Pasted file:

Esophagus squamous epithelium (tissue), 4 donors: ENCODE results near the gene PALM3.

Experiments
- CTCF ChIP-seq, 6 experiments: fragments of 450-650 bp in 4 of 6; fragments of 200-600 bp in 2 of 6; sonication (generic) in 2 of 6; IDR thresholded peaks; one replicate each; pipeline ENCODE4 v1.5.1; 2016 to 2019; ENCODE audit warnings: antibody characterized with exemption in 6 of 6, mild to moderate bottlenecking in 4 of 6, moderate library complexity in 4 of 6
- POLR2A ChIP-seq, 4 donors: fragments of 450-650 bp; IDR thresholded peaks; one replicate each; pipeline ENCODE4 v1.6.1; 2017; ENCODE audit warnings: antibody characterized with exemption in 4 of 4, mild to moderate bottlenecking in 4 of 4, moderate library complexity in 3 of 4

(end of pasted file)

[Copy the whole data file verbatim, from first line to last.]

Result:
Esophagus squamous epithelium (tissue), 4 donors: ENCODE results near the gene PALM3.

Experiments
- CTCF ChIP-seq, 6 experiments: fragments of 450-650 bp in 4 of 6; fragments of 200-600 bp in 2 of 6; sonication (generic) in 2 of 6; IDR thresholded peaks; one replicate each; pipeline ENCODE4 v1.5.1; 2016 to 2019; ENCODE audit warnings: antibody characterized with exemption in 6 of 6, mild to moderate bottlenecking in 4 of 6, moderate library complexity in 4 of 6
- POLR2A ChIP-seq, 4 donors: fragments of 450-650 bp; IDR thresholded peaks; one replicate each; pipeline ENCODE4 v1.6.1; 2017; ENCODE audit warnings: antibody characterized with exemption in 4 of 4, mild to moderate bottlenecking in 4 of 4, moderate library complexity in 3 of 4